John Allen wants to end the ‘blame game’

Over at the National Catholic Reporter, John Allen says that too much has been made lately of letters sent by officials in the Vatican to various American and Irish bishops, letters that appear hesitant about immediately reporting sexual abuse allegations against priests. Allen says some people want to turn such letters into smoking guns, as if this shows that the Vatican was complicit in covering up the abuse; while on the other hand, some try to insist that these letters were written by rogue bishops who never represented the mind of the Vatican to begin with.

The truth, Allen says, lies somewhere in between — and the sooner we acknowledge it, the sooner we can end the “blame game” that has taken hold in the Church:

Here’s the reality: In the main, it’s not that local bishops wanted to cooperate but were barred by a secret Vatican edict, and neither is it that Rome, aside from a few troglodytes such as Castrillón Hoyos, always believed in full transparency. Until quite recently, the culture in institutional Catholicism, at all levels, put a greater premium on the church’s independence and its right to privacy than on seeking justice for the victims of sexual abuse. Everyone helped create that culture, and everyone must share in reforming it.

Allen is certainly right that there’s enough responsibility to go around. What do readers think?

Margaret Cabaniss

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Margaret Cabaniss is the former managing editor of Crisis Magazine. She joined Crisis in 2002 after graduating from the University of the South with a degree in English Literature and currently lives in Baltimore, Maryland. She now blogs at SlowMama.com.

  • Brian

    I returned to the Church after 50 years in the middle of the scandal. I spent my life as an investigator and analyst. The Church should acknowledge its institutional failure, strengthen its safeguards against future occurences and then just move on. Her enemies will inflict torture by a thousand cuts if they can provoke her to responding by rehashing old allegations.

    I am not suggesting that the scandal be minimized, just resolved. We must get on with the business of being the “light of the world.” The world needs the Church now more than ever.

    Brian

  • dymphna

    I think it’s pretty cruel to tell people to shut up. Way too many chanceries were and still are rotten with silence. It’s time to scream. If my screaming upsets John Allen that is not my problem.

  • Deacon Ed

    with Brian. Time to move on.

    The Catholic Church has done a creditable job of correcting its approach to the issue of homosexual practices among its clergy. Those who still want to beat a dead horse do not, I am afraid, have forgiveness and healing in mind but getting as much mileage as possible from these sins.

  • Margaret C

    I think it’s pretty cruel to tell people to shut up. Way too many chanceries were and still are rotten with silence. It’s time to scream. If my screaming upsets John Allen that is not my problem.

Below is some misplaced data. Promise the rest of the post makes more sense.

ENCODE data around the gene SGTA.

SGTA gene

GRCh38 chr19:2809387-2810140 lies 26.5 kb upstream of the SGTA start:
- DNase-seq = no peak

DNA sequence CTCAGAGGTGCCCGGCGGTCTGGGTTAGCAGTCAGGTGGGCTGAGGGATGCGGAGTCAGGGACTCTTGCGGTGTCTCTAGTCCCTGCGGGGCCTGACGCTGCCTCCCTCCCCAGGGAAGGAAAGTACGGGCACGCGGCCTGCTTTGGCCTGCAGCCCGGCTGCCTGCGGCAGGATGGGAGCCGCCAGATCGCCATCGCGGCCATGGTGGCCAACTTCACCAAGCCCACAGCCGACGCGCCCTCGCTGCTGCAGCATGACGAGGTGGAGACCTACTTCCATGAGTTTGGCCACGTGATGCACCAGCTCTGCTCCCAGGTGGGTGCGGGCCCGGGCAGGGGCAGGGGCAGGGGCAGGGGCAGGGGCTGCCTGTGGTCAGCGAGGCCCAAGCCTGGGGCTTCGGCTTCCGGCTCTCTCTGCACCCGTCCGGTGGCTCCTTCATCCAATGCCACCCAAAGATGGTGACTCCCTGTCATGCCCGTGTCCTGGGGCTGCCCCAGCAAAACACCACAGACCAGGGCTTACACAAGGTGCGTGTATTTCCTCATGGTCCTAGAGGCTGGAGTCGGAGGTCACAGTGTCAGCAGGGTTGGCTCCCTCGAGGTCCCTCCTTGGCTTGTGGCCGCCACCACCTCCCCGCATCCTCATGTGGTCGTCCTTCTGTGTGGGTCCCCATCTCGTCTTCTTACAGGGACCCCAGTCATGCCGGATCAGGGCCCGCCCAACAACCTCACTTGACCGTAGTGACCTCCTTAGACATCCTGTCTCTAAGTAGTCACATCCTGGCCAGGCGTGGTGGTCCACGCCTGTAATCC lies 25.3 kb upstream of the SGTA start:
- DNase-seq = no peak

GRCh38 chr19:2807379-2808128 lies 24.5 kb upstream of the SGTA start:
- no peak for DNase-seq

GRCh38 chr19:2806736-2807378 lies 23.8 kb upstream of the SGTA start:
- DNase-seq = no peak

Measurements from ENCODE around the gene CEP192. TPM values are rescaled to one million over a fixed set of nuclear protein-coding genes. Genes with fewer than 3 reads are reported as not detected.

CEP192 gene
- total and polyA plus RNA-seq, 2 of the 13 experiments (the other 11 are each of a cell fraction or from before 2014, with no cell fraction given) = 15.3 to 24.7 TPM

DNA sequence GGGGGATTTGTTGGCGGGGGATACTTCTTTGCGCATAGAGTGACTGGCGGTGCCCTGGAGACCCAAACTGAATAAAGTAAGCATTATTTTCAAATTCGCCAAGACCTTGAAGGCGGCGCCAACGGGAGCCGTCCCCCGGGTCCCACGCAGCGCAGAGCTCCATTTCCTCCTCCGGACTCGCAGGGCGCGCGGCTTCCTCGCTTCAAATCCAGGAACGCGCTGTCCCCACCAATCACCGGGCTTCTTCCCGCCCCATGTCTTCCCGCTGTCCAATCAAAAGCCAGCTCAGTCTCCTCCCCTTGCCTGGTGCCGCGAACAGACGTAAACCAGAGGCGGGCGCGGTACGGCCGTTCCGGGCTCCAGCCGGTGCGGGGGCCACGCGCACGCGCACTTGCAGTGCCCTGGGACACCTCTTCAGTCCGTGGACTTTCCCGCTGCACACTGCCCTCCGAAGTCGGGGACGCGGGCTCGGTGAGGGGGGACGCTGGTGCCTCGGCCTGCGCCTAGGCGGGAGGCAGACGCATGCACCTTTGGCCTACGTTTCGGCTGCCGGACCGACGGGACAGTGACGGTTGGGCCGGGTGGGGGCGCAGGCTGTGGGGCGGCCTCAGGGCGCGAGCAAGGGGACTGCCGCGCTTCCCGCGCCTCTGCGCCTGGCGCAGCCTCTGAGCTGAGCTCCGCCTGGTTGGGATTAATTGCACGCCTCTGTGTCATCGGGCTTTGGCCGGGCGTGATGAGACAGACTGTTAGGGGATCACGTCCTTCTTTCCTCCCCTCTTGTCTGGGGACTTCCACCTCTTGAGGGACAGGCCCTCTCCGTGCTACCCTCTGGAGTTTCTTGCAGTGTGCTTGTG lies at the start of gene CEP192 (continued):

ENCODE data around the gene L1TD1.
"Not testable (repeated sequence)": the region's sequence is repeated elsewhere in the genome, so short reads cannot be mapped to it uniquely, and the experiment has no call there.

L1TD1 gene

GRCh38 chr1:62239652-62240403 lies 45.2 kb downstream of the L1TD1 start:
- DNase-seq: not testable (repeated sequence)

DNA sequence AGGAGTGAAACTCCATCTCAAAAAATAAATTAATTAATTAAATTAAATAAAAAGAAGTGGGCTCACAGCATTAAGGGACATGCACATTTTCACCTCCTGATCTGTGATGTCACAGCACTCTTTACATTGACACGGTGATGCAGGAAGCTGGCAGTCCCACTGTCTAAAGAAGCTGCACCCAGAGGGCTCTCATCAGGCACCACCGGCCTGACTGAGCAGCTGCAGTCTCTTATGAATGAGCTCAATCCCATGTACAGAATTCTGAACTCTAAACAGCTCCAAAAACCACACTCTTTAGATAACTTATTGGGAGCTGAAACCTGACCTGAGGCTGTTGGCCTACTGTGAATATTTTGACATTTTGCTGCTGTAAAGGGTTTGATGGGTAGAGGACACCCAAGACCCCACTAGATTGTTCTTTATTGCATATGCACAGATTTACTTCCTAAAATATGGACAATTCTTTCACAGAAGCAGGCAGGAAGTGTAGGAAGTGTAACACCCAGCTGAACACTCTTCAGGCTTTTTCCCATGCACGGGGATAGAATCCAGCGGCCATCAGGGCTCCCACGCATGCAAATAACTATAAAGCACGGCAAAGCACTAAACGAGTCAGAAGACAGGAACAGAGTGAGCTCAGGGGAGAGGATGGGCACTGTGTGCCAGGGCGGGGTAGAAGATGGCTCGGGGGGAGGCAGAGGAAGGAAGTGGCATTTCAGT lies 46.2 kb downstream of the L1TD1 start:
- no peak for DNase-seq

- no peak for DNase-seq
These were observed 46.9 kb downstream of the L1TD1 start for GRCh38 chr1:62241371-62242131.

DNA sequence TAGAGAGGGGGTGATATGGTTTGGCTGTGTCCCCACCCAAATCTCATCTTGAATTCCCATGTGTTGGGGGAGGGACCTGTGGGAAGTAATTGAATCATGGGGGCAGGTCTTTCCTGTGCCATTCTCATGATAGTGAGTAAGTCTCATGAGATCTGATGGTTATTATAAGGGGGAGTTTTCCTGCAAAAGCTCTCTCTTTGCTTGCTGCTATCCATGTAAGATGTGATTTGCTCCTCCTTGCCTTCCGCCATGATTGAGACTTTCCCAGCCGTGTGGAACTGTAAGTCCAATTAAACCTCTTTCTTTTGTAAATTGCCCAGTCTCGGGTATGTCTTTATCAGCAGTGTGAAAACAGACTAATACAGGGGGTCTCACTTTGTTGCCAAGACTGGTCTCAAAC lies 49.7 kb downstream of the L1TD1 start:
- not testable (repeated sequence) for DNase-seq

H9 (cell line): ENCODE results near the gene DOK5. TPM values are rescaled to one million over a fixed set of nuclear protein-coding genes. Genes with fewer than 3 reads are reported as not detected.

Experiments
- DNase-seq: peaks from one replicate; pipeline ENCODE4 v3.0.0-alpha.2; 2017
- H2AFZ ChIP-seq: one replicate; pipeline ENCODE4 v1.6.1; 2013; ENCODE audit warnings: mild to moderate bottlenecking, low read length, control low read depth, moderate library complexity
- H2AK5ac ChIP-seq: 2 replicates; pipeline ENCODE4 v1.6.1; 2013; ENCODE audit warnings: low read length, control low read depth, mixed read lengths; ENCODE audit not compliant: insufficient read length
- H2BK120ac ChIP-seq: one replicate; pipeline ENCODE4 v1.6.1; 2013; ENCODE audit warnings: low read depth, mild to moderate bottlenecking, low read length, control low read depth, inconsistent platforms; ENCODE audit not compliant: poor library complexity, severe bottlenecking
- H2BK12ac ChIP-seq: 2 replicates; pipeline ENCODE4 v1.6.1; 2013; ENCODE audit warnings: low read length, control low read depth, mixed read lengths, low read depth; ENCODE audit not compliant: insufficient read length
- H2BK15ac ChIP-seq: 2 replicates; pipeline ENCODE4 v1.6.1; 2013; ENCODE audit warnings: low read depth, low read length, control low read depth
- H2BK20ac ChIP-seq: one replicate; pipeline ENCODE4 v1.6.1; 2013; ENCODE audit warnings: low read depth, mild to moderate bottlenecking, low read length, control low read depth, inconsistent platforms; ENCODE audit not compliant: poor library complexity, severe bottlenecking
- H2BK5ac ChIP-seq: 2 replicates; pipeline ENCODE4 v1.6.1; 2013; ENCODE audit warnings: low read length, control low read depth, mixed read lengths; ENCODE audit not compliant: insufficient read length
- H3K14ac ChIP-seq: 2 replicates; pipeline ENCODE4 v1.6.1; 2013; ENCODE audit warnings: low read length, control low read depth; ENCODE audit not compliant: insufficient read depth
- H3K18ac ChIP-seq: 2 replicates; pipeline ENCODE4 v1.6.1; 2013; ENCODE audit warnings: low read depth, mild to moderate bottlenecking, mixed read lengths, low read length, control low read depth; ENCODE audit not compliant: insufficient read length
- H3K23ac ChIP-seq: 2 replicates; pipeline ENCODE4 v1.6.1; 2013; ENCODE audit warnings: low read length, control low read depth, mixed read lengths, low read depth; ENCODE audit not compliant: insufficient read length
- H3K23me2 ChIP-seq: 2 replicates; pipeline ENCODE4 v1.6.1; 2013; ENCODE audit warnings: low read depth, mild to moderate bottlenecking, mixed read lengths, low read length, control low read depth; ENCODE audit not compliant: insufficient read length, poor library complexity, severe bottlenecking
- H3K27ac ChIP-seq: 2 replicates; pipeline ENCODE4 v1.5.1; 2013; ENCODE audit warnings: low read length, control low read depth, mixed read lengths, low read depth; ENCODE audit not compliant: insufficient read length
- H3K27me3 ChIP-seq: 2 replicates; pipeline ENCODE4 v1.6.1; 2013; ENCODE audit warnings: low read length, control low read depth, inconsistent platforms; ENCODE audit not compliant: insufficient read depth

Hi, Dymphna: I don’t think Allen’s point was that people should “shut up”; he struck me as wanting to move the conversation in a direction that actually does some good. For him, it seems to come down to this line: “Everyone helped create that culture, and everyone must share in reforming it.” That doesn’t sound like an attempt to ignore the problem; to me, that’s trying to acknowledge that we all share in responsibility for it and should move from there to finding effective solutions.

  • Mary

    When I had to sit through the “Protecting God’s Children” presentation/workshop in order to continue volunteering at my kids’ Catholic school and parish, I admit, I got angry. There was NO scandal about a cover up of sexual abuse on the part of the laity, yet I had to sit through this and allow myself to be subjected to a criminal background check. Although (now) Archbishop Aymond said in the video that only a small number of priests were involved in abuse, he did not point out that over half the bishops were involved in the cover up (as documented in Faithful Departed by Lawler). Until that fact is acknowledged, penance is done by those who neglected their responsibility, and personal and public apologies are made by name to those whose veracity was denied, will this scandal ever be put behind us. There are just some things that money can’t atone for. That’s the way sin works. I am sure we will live with the consequences of this failure on the part of the hierarchy until all of these bishops are dead.

  • Michael

    Mary is correct and John Allen is not.

    “Everyone helped create that culture, and everyone must share in reforming it”.

    No, not everyone helped create that culture. It was a clerical culture that festered in the many chanceries. The bishops who abetted and covered up this behavior for the most part escaped scrutiny and consequences for their actions. The institutional Church may move on but there will always be the impression that those who should have protected their flocks failed in their duties and were never held to account.

  • Michael PS

    The clerical culture that created the cover-up has a very long history indeed; it actually goes back to the fall of the Roman Empire!

    It was then that the Church began insisting on the Privilegium Fori, the rule that the clergy were only answerable to Church courts. In the Dark Ages, it really was essential that the clergy should enjoy a sort of

  • tad

    Until Allen and the NCR admit the real problem, homsexuality, they can never move on.

  • Chris in Maryland

    Tad is right: Bob Bennett, Leon Panetta & the Nat’l Review Board faced the Truth, see p. 81 of their report. It was swept under the rug in Washington Archdiocese’s “Child Protection Program.”

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